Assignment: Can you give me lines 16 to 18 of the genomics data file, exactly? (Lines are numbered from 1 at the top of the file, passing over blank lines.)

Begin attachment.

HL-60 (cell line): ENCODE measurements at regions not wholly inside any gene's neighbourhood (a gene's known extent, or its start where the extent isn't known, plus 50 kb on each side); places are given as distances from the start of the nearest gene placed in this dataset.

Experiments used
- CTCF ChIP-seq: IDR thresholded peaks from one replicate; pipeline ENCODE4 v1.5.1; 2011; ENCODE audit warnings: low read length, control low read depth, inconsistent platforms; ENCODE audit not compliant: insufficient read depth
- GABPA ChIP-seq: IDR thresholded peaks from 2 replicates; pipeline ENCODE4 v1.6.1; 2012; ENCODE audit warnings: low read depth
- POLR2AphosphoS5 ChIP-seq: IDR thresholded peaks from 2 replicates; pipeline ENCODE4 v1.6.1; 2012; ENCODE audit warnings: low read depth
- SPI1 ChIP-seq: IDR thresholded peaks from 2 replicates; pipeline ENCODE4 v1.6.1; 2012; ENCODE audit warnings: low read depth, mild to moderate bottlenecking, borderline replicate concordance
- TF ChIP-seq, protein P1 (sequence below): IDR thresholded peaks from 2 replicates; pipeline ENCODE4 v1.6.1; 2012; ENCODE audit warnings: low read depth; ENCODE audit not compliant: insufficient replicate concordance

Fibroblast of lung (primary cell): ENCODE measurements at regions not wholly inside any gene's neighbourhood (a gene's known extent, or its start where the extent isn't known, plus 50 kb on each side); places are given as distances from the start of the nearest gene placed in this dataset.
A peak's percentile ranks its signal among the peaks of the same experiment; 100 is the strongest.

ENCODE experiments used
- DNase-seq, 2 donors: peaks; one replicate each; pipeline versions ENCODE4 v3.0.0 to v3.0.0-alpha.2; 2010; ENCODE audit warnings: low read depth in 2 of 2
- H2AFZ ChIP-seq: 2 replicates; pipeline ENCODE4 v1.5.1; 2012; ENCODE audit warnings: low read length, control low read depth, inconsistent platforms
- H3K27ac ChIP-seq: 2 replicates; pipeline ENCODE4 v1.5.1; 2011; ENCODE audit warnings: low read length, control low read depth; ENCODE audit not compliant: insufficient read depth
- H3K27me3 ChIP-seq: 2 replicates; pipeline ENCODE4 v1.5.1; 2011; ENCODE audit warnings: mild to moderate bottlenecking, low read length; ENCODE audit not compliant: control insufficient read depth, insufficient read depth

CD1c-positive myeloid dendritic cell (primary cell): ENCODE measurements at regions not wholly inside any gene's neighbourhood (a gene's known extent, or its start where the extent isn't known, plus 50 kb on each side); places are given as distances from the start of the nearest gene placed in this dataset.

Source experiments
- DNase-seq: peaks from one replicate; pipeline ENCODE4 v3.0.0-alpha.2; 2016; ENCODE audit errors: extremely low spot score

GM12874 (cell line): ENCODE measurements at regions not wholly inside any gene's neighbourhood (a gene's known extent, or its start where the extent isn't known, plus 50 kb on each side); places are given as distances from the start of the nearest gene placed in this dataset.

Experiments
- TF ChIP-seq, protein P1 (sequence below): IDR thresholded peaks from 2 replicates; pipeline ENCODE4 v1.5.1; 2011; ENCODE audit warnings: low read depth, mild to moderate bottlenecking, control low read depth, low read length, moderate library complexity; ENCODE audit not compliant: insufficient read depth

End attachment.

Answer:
Source experiments
- DNase-seq: peaks from one replicate; pipeline ENCODE4 v3.0.0-alpha.2; 2016; ENCODE audit errors: extremely low spot score

GM12874 (cell line): ENCODE measurements at regions not wholly inside any gene's neighbourhood (a gene's known extent, or its start where the extent isn't known, plus 50 kb on each side); places are given as distances from the start of the nearest gene placed in this dataset.